Thursday, November 15, 2018

Letter from Philemon to Paul

No, friend—
I have experienced so much joy
and such great encouragement from
The love that pours out of you
onto the page and into the world,
into the hearts of all the holy ones.

You refresh us, like a small stream of water on a long and dusty hike.

How can I receive Onesimus as anything other than
our mutual friend—
a mutual child, almost, of our love?

I am a harsh master and have sent many slaves away.
I do not know how to receive Onesimus as a changed man,
but, for your sake, I will try.

It is difficult, I know, to let go of people you have learned to love, so your kindness in sending Onesimus home is not lost on me.

If youth is the side of our hearts that grasps at what the world offers us, fearing to be alone, and age is the wisdom that rests in reality, then you are not so old as you have learned perfectly how to let go of what you love.

What virtue would it be for me to demand him from you? Or what virtue would it be for you to demand him from me? That would be an insult to our friendship, to this long love that we have shared, to the work that we have partnered in together, Paul. And yet, even though you would like to keep him, you sent him to me—your very self, your heart, as you say.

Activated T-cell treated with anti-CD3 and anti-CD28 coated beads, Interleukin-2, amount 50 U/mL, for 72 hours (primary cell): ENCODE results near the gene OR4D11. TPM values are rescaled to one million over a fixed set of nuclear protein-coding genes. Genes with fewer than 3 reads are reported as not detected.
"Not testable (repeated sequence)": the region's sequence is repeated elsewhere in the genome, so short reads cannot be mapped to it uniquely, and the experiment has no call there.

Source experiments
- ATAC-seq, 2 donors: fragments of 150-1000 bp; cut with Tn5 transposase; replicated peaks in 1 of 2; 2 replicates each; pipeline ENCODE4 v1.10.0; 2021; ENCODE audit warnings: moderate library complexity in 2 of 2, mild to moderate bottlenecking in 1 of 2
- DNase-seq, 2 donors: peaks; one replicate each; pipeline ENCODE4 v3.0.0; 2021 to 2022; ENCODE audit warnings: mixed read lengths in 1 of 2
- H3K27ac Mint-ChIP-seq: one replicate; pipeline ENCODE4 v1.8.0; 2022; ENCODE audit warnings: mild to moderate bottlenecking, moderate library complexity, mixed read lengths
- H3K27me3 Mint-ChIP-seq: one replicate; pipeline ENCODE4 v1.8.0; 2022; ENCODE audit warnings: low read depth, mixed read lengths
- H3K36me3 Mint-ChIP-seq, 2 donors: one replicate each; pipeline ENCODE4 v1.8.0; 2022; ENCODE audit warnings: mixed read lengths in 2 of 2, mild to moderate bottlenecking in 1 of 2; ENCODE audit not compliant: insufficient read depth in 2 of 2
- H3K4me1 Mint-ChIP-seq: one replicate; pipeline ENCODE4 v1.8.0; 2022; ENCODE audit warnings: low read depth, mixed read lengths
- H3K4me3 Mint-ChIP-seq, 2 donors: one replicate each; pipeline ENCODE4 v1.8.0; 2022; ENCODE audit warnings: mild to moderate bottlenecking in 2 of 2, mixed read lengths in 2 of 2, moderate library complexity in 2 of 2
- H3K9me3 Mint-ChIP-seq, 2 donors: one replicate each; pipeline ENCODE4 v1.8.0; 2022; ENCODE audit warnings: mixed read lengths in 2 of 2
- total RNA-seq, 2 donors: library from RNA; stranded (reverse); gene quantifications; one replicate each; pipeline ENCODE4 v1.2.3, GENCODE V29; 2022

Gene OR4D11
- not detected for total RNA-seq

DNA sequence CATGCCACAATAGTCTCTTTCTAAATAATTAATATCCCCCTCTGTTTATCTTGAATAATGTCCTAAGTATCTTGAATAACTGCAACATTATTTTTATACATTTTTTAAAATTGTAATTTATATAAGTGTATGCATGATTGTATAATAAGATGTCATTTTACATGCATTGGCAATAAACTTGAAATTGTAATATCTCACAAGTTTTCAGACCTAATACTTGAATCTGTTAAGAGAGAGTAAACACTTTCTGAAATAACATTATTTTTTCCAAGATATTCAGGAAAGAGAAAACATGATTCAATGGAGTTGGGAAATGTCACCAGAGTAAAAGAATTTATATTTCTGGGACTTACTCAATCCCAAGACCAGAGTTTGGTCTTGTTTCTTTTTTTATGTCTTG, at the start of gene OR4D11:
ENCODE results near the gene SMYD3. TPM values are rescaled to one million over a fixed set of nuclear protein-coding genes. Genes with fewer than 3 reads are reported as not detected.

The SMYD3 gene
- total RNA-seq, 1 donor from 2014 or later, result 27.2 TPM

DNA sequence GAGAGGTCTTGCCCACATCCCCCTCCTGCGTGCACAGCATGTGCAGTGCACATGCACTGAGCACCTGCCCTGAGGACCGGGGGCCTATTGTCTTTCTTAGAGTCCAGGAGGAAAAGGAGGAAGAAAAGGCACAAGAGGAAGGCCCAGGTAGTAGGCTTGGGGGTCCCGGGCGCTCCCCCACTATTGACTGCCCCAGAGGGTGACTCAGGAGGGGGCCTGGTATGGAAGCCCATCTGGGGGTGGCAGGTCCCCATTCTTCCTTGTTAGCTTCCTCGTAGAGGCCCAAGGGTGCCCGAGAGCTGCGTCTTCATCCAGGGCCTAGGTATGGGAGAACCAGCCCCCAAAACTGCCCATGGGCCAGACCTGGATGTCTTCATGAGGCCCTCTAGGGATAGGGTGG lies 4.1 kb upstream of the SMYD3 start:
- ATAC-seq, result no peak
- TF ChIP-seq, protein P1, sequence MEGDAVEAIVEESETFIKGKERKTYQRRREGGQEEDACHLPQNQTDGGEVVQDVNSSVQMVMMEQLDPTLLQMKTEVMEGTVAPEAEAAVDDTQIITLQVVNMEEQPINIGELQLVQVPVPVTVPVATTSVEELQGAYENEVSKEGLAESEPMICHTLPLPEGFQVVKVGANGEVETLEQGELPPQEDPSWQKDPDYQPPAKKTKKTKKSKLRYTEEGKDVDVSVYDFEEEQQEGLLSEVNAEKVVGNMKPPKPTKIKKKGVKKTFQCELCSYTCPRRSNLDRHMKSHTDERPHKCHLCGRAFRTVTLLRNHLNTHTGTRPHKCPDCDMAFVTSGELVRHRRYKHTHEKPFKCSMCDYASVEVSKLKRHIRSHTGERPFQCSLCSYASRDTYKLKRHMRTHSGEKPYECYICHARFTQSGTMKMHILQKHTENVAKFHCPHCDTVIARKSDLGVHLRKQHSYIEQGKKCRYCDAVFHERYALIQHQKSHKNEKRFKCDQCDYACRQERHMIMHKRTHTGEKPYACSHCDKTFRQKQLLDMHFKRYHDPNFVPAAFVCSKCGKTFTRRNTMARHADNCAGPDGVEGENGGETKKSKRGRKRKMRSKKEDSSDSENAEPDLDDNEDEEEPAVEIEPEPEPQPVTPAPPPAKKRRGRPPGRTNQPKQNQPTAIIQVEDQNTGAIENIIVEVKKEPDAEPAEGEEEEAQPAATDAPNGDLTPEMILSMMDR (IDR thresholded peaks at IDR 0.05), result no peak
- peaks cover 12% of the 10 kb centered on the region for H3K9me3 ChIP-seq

You say Onesimus will stay with me forever—but I will die, and one day he will be alone. All that will remain of us will be the memories we have left him. For his sake, yours, and my own, I will try to learn gentleness, so that the remainder of our days will be filled with the sweetness of love shared between equals. So that the memories he will live of us when we are dead are good.

In a poor effort of repayment for the great gift of your heart, I have no other way to share with you my love than to love Onesimus—your son—now mine.

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